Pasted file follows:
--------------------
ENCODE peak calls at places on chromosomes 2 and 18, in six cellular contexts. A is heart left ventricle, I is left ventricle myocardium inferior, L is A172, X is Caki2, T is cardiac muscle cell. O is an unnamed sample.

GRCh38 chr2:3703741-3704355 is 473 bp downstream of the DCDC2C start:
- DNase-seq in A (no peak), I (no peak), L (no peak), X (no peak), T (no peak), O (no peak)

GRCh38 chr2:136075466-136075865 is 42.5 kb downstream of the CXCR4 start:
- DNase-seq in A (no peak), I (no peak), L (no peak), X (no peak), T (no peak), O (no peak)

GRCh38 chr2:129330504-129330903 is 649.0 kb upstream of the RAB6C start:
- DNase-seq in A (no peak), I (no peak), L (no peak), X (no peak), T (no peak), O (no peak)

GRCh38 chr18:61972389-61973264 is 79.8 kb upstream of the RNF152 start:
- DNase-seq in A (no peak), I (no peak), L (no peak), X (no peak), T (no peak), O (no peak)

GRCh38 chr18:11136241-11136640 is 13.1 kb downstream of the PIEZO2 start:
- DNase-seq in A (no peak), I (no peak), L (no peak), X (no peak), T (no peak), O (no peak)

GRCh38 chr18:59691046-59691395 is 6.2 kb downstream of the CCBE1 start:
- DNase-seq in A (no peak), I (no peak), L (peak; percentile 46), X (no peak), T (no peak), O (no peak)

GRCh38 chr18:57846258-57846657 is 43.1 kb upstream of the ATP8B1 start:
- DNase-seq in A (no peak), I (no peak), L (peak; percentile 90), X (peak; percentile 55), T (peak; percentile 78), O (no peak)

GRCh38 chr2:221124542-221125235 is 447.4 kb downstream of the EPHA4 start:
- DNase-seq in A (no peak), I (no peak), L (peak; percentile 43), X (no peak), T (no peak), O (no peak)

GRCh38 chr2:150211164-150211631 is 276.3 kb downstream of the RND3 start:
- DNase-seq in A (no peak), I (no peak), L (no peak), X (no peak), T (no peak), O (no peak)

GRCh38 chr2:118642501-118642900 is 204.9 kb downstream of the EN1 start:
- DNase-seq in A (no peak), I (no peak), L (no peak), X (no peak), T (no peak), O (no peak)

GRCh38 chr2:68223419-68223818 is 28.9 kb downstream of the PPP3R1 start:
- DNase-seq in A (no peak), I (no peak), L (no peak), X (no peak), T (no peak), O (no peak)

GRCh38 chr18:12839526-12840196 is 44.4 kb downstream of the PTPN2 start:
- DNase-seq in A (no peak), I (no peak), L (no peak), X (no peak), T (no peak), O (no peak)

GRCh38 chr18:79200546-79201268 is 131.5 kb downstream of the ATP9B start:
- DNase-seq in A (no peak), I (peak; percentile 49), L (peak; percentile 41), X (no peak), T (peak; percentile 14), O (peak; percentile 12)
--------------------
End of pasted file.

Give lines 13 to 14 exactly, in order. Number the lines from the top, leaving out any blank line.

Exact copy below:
- DNase-seq in A (no peak), I (no peak), L (peak; percentile 46), X (no peak), T (no peak), O (no peak)

GRCh38 chr18:57846258-57846657 is 43.1 kb upstream of the ATP8B1 start: